volume begins with the July number. A
good time to subscribe ; fine premiums of
fered. Terms,s3 a year. 30 cents a numr
ber. S. R. Wells, Publisher, New York,
tei n .The Democratic State Convention
met at Reading on Thursday last. Hon.
Chas. A Buckalew, of Columbia, vas
nominated for Governor Hon. James
Thompson for Supreme Judge, and Wm
Hartley, of Bedford, for Auditor General.
No action was taken to commit the par
ty either for or against a straight Demo,
cratic nomination by the BaltinKre Con
We bear of a gentle.ma i n who makes
his wife a present of a .one-thousand dol
lv bond every time she presents him with
a son or daughter.. This little freak of
paternal regard costs him about a thous
and a year. Shouldn't wonder.
terA. Correspondent, writing from A
them, curiously contrasts the mixtures to
be found there of ancient and modern
civilizations. Railroads spin their trains
amid the temples of three thousand years;
steamers dash their swells upon the Pir
eus, and the scream of their whistle re
sounds from Athos, Pentelicus and Cy ,
theron to. Olympus and the heavens be
yond their gods. Dr. Ayer's world-re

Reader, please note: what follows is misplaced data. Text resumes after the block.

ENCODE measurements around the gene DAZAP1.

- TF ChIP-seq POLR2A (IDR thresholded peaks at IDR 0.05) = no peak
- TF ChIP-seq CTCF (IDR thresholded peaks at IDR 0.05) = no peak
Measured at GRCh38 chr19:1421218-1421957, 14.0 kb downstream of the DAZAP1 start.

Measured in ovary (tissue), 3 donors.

nowned medicines, those consumations of
modern-science, are posted on-the-Acro
polis, the Parthenon, the Areopagus and
the Thesion, while the modest cards of
Cherry Pectoral, Ayer's Sarsaparilla, A
gue Cure and Pills look from the windows
ofCthe shops in the streets of Athens,where
they are sold.—N. Y. Sunday Globe.
tELAII persons - who aspire to beauty
of personal appearance should not neg
lect that natural accessory, the hair. By
many it has been neglected until the
hair has become thin, gray, or entirely
fallen' off, Messrs. Hall & Co., Nashua,
N. H., have produced an effectual reme
dy, called Sicilian Hair Renewer, which
cures all diseases of the scalp, This won
derful preparation acts upon the glands
which support and nourish the hair, re
'stores gray hair to its original color,
makes the scalp white and , clean, removes
and prevents the formation of dandruff
and all cutaneous eruptions ; and by its
tonic and nutritive properties, restores
the scalp to a healthy state, and creates
a new growth. As a dressing, it is un
surpassed, giving the hair that brilliancy
so much admired by all.—Boston Com
m.Hon. D. W. Vnrhees addressed an
House Square, Terre,Haute — hrdianu; an
Friday a week. He reviewed' the politi